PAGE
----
By B. Raman
The “Dawn” of Karachi has reported as follows in its web site: “The guessing game ended early hours on Sunday when the Prime Minister Syed Yousuf Raza Gilani decided to accept Indian Prime Minister, Manmohan Singh’s offer to go to India and watch the ‘high voltage’ India-Pakistan cricket world cup semifinal in Mohali on March 30, Dawn News reported. The decision was taken after a meeting between the Prime Minister and the President Zardari, which according to the presidential spokesman, Farhat Ullah Babar, continued for more than two hours. It may be recalled that Pakistan had welcomed the Indian Prime Minister’s invitation to President Zardari and Prime Minister Gilani to witness the match and had said that a decision will be taken after PM Gilani’s return from visit abroad, Babar added. The foreign diplomats based in Islamabad, earlier felt that declining the invitation would be a serious mistake and a snub for Dr Singh as he had made normalisation of ties with Pakistan his personal priority.”
The “Dawn” report does not say anything about our Prime Minister’s invitation to President Asif Ali Zardari too. The absence of any reference to the invitation to Zardari in the media briefing by Farhatullah Babar could be interpreted as indicating that Zardari is not coming. I would avoid giving a political interpretation to this. I would attribute this to the concerns of those responsible for the security of Zardari about the dangers of exposing him to the public in Mohali. Zardari is the most threatened leaders of Pakistan today because of his perceived closeness to the US, his personal friendship with the late Salman Taseer, former Governor of Punjab, who was killed by one of his security guards in January because of his open criticism of the law relating to blasphemy and his perceived role in bringing about the release of Raymond Davis, a member of the staff of the US Consulate-General in Lahore, who was sought to be prosecuted for allegedly killing two Pakistanis on January 27.In Pakistan, on the advice of his security he avoids traveling in Pakistani Punjab. His internal travels are largely confined to Sindh. There have been unconfirmed reports that all Punjabis have been removed from his close-proximity (bodyguards) security entourage after the assassination of Taseer.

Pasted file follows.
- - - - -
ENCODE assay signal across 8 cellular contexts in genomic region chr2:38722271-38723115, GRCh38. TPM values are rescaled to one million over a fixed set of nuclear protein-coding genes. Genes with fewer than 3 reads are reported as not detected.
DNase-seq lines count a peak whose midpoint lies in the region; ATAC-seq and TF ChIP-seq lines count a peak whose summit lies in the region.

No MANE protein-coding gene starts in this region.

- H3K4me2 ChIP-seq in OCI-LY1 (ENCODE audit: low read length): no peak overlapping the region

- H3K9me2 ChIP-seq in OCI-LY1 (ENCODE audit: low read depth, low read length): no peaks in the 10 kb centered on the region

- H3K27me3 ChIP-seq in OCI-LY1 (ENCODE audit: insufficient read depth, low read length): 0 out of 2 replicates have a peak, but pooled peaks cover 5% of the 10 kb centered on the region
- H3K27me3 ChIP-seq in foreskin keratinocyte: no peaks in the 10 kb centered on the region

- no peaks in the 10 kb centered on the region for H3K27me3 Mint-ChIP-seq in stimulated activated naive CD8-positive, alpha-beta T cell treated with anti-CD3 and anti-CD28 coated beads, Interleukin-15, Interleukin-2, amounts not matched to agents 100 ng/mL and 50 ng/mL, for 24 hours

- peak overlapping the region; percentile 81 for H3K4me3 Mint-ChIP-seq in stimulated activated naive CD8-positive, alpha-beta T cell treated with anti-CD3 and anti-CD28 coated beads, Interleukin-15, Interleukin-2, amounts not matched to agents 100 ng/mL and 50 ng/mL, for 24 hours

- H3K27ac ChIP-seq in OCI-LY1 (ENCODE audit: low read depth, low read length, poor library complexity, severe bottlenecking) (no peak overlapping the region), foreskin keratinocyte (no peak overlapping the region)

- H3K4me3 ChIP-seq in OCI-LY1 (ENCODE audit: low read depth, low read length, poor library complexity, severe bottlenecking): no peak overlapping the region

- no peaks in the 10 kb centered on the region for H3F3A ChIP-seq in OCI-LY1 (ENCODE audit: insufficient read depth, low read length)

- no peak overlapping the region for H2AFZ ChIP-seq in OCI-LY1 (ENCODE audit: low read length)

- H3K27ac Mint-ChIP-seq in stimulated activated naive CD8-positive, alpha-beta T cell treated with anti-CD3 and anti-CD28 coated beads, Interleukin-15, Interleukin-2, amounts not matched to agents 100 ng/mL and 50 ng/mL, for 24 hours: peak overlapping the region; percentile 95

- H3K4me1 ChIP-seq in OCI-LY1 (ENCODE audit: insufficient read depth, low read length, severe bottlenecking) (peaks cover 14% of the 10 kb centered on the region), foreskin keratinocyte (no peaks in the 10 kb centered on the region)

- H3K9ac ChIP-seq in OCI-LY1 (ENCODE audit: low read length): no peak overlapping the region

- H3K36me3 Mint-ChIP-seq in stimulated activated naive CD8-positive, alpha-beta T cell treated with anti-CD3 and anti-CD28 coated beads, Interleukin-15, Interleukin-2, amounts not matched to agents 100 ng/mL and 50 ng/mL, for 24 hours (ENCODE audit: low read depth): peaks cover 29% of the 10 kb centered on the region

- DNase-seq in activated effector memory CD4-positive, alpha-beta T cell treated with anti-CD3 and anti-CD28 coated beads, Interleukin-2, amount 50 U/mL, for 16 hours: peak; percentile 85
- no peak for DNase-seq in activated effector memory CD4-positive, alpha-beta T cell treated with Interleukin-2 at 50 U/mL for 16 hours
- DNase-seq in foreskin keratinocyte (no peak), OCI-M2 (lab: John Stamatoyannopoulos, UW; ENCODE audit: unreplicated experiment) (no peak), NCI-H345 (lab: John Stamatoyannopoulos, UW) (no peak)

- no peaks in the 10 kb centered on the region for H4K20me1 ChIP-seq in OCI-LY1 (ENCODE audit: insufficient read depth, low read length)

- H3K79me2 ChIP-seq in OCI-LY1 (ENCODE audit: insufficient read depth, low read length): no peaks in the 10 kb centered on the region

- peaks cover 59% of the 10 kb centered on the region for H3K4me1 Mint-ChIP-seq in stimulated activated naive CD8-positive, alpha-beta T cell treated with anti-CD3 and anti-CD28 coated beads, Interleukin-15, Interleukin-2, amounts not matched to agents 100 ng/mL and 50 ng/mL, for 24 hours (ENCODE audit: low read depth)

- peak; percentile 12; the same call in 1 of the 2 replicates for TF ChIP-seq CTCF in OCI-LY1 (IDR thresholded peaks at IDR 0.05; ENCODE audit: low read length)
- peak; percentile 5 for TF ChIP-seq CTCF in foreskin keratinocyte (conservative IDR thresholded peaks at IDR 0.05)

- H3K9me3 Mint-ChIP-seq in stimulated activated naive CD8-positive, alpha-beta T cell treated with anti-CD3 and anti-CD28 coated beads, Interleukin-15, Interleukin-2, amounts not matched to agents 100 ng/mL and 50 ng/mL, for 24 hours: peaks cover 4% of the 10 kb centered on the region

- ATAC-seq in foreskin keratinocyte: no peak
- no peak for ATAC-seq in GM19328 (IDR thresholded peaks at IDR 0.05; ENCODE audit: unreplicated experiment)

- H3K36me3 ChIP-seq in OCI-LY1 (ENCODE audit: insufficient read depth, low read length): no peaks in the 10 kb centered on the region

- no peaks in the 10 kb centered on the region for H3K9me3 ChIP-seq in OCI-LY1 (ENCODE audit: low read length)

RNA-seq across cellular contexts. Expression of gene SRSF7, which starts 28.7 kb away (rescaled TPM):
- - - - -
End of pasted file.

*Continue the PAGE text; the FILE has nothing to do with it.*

It was unwise on the part of our Prime Minister to have invited him as well as Gilani. I have been pointing this out in my Tweets from the moment the announcement was made in Delhi about our Prime Minister’s invitations to both. I am sure that our intelligence and security agencies would have been aware of the very high level of the threats to Zardari and that had they been consulted beforehand by the Prime Minister, they might have advised him to confine the invitation to Gilani only.
Presuming only Gilani is coming, the responsibility for ensuring the security of the World Cup cricket semi-finals, while still quite complex, can be manageable. In recent weeks, there have been reports—some of them attributed to foreign intelligence agencies— about alleged plans of the Lashkar-e-Toiba (LET) and other Pakistani jihadi organization to target one of the venues of the World Cup cricket. Till now, as a result of the tight security enforced by our agencies under the supervision of P. Chidambaram, the Home Minister, no threat has materialized.